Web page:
Help please - Finding Loft very confusing - also what does this error message really mean?

I am using Loft to create a model of a vintage car bonnet. I am finding it extremally confusing to work out what causes bulges and dips without using trial-and-error. Is there a detailed explanation/tutorial on the advanced use of Loft to help me understand the root cause and adjust?

I also keep getting this error message “All profiles should be positioned in a way that the lofted body won’t self intersect” What does this actually mean so that I can successfully de-bug the issue?

A hose folded over tightly would be an example of self intersecting.

Guided Loft is the way to go. Make sure the guide lines touch or connect to the loft planes (circled in red).


Thanks TigerMike.
I can see how this works when the edge of the loft is in a single plane. However I have a profile along the bonnet side view edge (actually it is a bonnet half). So I have profile 1 in the image below as the top view edge but also profile 2 as the side view edge. Any suggestions how I can make the guided Loft work in this scenario?

Sorry to say that I do not follow at all what you are trying to do with your profiles 1 & 2.
(Maybe it’s a right-hemisphere thing :grinning:)
The use of guided loft doesn’t have to be in a single plane however it is a bit more work creating guide lines outside the initial single plane in 3D space.
Not sure if this applies at all but you can do a secondary operation as shown below. Again, this may not be what you want to do but it may offer another approach.


Thank again Mike.

I see what you have done in the clip but it will not work for me - I make model cars and am trying to replicate an existing model piece so I can improve on the original and then 3D print - so the dimensions are important.

I think I need to do as you say and create the guide in 3d space to do this if I am to use guided loft. Otherwise I think I am stuck with lofting between cross section profiles.

Any guidance on how I generate a 3D guide as I cannot see how I would do this in Shapr ?
( I have just tried using a projected edge in 3D space but does not seem to work)

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Can you upload a pic of one of your existing model piece where dimensions are important? I’d like to see what it looks like and perhaps offer a different approach.

Here’s an example of using guided loft in more than one plane. The features are exaggerated so the result is easier to see.

Many thanks for your interest.
Screenshot below is the best I have been able to achieve so far - but not perfect.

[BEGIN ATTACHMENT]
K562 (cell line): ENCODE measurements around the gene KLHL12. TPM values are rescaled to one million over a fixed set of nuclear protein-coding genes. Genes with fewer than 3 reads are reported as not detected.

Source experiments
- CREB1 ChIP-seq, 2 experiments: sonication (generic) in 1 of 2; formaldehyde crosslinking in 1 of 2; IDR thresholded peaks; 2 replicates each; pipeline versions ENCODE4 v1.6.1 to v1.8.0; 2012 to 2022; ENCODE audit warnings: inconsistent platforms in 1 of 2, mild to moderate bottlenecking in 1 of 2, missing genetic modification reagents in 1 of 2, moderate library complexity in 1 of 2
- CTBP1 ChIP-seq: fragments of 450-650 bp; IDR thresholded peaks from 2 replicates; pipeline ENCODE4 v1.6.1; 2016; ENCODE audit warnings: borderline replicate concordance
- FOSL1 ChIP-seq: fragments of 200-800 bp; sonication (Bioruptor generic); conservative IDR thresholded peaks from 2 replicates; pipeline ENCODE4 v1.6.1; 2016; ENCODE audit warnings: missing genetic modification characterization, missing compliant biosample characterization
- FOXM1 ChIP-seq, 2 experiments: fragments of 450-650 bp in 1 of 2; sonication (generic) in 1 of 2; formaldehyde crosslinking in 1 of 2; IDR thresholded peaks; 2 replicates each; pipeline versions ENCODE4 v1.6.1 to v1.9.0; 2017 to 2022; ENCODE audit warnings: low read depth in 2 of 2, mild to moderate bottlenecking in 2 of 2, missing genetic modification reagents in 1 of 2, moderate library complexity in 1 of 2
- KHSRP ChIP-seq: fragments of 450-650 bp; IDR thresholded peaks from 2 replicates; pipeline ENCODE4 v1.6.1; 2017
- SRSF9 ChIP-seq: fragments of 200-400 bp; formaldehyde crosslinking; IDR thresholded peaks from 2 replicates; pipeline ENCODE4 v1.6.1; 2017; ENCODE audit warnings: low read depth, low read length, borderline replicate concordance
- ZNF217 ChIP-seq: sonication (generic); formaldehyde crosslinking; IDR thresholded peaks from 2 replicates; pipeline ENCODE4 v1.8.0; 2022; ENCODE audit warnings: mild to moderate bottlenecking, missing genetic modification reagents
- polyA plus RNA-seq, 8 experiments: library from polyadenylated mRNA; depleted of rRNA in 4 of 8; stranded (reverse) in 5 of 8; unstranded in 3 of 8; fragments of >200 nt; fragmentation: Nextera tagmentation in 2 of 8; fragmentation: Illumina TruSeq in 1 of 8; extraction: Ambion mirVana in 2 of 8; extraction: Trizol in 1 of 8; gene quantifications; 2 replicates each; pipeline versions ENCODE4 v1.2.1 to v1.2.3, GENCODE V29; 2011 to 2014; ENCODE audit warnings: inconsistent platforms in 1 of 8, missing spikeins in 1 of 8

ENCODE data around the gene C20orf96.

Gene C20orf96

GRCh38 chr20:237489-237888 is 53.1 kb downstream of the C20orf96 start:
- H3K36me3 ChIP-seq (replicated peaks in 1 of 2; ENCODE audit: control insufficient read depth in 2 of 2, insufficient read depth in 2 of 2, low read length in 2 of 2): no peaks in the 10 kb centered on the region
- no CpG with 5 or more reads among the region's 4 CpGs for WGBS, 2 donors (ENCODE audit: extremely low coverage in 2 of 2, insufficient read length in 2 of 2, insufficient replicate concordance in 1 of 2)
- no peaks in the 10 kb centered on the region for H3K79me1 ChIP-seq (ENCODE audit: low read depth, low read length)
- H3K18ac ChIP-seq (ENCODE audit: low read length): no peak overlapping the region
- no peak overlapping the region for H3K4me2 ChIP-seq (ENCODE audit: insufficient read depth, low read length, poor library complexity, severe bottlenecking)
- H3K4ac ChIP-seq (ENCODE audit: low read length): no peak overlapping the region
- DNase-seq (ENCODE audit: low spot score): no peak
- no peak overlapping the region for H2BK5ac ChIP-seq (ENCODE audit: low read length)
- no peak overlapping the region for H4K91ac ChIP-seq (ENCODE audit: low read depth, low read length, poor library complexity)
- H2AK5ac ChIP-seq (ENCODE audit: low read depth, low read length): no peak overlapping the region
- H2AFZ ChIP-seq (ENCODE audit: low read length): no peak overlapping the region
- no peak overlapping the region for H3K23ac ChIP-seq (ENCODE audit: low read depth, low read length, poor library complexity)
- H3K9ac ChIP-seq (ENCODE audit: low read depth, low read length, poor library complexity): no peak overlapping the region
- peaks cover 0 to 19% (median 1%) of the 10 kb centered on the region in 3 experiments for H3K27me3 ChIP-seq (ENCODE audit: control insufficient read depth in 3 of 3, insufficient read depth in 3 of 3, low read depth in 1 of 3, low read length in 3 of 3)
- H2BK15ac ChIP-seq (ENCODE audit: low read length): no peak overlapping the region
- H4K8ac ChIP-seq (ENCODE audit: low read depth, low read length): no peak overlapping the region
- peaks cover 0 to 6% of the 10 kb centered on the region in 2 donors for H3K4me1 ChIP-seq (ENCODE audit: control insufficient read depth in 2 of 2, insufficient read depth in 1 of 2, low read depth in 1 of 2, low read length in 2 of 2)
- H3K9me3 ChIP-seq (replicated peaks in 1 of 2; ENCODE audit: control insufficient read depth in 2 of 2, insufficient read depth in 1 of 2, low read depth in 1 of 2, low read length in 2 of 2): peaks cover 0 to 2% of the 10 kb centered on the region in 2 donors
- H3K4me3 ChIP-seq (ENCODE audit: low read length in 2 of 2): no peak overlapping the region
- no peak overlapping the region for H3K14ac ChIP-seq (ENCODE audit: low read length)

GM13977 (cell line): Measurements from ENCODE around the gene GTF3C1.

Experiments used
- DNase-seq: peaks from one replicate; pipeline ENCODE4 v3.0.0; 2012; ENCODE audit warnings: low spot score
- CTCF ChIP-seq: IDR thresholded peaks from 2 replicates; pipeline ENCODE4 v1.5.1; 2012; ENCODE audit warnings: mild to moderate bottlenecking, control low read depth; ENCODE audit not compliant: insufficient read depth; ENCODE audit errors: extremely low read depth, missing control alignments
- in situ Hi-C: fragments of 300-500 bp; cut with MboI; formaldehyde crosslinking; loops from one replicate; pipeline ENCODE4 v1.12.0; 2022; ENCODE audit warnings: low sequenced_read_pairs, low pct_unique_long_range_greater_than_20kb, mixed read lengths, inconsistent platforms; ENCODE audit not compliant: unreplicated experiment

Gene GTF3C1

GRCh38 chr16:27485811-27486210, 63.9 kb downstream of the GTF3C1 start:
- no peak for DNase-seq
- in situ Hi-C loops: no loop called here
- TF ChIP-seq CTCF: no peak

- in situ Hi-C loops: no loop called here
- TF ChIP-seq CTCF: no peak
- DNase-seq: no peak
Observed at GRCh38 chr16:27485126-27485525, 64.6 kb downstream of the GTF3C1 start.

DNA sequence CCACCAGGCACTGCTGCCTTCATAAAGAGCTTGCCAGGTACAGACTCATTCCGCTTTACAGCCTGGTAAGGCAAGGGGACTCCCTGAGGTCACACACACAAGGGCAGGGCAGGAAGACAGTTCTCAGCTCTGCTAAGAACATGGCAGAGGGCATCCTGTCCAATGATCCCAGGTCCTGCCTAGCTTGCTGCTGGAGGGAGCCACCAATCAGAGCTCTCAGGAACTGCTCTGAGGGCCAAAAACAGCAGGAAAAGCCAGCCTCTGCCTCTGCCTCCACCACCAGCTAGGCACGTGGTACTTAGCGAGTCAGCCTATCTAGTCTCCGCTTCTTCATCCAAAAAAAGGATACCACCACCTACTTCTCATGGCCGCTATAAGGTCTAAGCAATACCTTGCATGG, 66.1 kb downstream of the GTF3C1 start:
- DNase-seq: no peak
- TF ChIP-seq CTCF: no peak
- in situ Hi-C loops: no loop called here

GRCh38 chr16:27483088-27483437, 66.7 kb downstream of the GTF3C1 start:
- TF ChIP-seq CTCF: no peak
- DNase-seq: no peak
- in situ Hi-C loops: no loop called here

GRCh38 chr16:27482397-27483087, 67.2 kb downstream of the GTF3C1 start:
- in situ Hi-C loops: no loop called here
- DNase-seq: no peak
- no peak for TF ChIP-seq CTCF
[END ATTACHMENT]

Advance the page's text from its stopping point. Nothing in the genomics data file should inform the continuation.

Pictures below are of the bonnet I am trying to emulate. Ignore the louvers - these are the reason I am wanting to 3D print my own as you can see the kits depiction is pretty poor. I have already mastered how to do these as you can see.

It is now just a case of getting the basic shape correct.

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For clarity - the blue one is my attempt - the louvers are good but the general shape is wrong. The orange one is the one I am trying to accurately model.

Thanks for clarifying and for the pics. Nice model. I too like model kits. I think trying to do a complex loft is…shall we say, too complex.
I would consider my 2nd approach with a double subtract after the initial loft and shell.
Are your 3D printing with a resin printer?


Hi Mike,

I took your advice and I think I have cracked it. I needed to produce a Loft Guide for the front edge that was at an angle to the x plane which was a little more involved. I will now need to 3D print a prototype and adjust from there but the process should be straightforward now I have the workflow (thanks to you). see below.

I am using resin printers and have already done the engine - Shapr pic and pictures of the parts and finished product below.

Many, many thanks for your help. What are you working on at the moment?


Steve that looks great, what type of 3D printer are you using to make your parts.

Thank you


I am using a Phrozen Sonic Mini 8K with Phrozen’s Aqua-Gray 8K resin for most of the detailed work. I also have a Prusa SL1S which is great for prototyping as it is around 3 to 4 times faster - but the trade-off is in the resolution/level of detail.


Glad it worked for you and am happy to have helped you out. When it comes to sketches and modeling, I’m a proponent of ‘less is more’. That’s a really nice model- both the physical and the engine CAD model.

I have three FDM printers that gets lots of use. I recently bought an Anicubic resin printer to add to my repertoire of model making and prototyping. I’m currently doing some freelance prototype work.

That’s a very impressive model Steve.